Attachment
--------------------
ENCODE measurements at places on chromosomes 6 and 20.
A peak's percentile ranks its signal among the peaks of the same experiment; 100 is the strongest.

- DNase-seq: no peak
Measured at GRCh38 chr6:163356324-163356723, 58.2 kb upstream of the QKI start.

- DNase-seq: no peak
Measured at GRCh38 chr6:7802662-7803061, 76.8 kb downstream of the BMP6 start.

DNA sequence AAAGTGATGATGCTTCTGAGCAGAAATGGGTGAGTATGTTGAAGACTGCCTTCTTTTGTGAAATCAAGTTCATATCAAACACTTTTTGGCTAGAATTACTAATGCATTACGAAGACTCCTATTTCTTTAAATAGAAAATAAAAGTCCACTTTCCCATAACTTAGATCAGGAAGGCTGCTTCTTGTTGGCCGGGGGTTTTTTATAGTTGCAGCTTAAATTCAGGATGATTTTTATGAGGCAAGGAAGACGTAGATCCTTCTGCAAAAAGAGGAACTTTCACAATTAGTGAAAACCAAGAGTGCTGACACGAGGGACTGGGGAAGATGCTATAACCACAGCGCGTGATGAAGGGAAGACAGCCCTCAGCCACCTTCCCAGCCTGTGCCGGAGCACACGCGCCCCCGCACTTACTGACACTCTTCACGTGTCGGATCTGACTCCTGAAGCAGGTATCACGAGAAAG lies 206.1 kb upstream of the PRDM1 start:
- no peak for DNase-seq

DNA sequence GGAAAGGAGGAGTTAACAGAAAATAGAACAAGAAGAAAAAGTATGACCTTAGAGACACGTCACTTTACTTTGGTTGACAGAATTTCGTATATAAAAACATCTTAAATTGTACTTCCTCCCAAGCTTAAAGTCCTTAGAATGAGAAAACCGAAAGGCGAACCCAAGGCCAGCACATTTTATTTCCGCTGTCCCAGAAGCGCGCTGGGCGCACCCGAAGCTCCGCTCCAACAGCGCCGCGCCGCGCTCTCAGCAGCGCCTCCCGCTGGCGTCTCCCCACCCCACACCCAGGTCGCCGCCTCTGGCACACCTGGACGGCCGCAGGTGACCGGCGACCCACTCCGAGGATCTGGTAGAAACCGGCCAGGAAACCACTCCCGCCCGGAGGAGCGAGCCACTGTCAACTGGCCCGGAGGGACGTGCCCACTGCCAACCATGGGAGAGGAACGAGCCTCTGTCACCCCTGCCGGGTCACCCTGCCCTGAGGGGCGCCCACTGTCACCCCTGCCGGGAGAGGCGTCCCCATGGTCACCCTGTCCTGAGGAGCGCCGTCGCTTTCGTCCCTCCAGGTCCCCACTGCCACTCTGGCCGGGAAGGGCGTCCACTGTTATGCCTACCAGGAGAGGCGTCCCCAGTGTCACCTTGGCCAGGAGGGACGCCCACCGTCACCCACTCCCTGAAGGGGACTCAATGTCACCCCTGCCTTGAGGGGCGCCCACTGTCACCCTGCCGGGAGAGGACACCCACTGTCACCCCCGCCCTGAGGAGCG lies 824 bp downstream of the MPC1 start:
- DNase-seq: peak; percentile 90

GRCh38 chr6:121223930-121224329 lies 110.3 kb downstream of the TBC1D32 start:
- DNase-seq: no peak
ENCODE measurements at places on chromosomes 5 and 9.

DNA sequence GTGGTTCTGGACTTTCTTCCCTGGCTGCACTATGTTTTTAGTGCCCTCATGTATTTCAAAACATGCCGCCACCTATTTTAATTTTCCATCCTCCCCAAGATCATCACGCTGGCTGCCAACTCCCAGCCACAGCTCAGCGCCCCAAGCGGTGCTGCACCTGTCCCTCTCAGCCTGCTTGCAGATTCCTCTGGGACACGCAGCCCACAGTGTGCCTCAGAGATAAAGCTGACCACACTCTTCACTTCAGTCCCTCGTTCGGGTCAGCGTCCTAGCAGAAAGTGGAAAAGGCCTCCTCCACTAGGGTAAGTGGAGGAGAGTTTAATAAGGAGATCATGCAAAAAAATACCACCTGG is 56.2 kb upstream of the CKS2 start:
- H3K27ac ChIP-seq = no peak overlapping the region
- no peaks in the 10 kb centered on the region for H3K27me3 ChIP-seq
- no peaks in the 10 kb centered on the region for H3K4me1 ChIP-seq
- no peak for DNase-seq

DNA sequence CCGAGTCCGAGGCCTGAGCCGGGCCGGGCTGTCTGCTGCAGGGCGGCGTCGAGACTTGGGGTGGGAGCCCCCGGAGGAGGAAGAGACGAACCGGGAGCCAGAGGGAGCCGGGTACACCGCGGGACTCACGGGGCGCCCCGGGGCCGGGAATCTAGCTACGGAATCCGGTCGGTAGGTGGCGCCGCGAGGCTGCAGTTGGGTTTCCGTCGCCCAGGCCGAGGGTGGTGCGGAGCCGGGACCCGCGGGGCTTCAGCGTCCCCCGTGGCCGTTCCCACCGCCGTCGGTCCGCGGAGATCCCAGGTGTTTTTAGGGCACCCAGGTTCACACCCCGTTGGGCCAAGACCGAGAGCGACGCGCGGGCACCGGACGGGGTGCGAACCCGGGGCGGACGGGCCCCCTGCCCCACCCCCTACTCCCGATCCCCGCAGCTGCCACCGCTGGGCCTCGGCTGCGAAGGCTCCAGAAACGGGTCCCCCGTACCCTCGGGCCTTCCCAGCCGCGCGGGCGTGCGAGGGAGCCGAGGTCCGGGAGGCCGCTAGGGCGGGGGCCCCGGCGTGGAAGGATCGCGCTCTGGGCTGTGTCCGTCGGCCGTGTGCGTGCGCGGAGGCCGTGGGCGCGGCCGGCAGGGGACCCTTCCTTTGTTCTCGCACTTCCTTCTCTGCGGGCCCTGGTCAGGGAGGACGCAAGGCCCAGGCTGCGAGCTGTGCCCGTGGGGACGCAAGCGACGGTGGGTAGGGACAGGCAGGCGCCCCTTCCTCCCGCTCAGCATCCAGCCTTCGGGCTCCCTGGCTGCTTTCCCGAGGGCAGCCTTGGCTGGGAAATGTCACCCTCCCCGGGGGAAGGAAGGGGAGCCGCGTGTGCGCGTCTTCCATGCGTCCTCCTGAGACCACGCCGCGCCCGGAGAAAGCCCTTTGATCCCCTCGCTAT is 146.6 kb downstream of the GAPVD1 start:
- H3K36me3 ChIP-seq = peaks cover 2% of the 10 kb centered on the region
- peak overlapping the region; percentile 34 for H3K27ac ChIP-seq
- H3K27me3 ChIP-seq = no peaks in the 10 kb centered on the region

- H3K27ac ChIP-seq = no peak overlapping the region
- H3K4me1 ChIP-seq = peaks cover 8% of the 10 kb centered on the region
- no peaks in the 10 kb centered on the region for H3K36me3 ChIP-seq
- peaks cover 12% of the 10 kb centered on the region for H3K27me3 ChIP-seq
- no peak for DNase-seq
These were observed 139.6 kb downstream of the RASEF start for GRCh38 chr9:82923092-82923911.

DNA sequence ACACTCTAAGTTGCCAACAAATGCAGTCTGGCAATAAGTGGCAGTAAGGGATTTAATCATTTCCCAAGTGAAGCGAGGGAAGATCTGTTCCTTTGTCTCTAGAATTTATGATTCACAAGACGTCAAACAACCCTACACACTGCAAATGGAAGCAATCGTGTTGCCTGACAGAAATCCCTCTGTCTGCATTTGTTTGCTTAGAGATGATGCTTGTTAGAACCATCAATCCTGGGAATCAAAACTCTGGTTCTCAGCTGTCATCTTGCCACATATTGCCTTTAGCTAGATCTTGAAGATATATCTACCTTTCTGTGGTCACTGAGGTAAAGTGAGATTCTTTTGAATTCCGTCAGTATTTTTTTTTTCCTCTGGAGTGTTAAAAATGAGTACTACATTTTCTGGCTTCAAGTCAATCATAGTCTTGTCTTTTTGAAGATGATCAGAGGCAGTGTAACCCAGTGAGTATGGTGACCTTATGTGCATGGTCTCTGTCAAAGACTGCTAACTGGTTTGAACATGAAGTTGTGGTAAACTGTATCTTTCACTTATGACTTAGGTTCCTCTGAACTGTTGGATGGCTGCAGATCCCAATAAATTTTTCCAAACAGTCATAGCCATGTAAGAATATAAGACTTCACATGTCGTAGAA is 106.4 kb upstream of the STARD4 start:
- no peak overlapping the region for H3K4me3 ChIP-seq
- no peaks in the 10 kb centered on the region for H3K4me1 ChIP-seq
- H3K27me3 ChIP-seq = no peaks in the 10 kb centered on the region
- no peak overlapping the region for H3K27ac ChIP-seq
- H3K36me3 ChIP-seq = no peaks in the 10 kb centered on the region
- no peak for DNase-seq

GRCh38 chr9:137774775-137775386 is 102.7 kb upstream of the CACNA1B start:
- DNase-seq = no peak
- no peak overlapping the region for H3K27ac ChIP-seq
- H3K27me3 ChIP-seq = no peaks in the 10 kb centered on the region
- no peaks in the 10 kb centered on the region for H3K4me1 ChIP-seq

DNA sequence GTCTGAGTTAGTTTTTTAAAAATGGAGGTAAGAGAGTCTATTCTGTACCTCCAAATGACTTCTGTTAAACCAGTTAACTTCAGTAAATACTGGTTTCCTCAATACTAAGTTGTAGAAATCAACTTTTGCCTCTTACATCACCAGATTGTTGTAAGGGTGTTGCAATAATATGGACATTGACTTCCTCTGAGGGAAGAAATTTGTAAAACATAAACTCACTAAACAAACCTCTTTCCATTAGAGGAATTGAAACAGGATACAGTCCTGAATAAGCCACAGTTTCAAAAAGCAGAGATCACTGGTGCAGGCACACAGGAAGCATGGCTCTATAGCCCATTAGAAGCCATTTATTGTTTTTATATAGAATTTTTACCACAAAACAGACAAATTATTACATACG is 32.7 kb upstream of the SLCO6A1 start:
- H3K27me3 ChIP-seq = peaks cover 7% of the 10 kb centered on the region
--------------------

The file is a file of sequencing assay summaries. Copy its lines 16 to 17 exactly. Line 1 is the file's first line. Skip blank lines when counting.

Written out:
- no peaks in the 10 kb centered on the region for H3K27me3 ChIP-seq
- no peaks in the 10 kb centered on the region for H3K4me1 ChIP-seq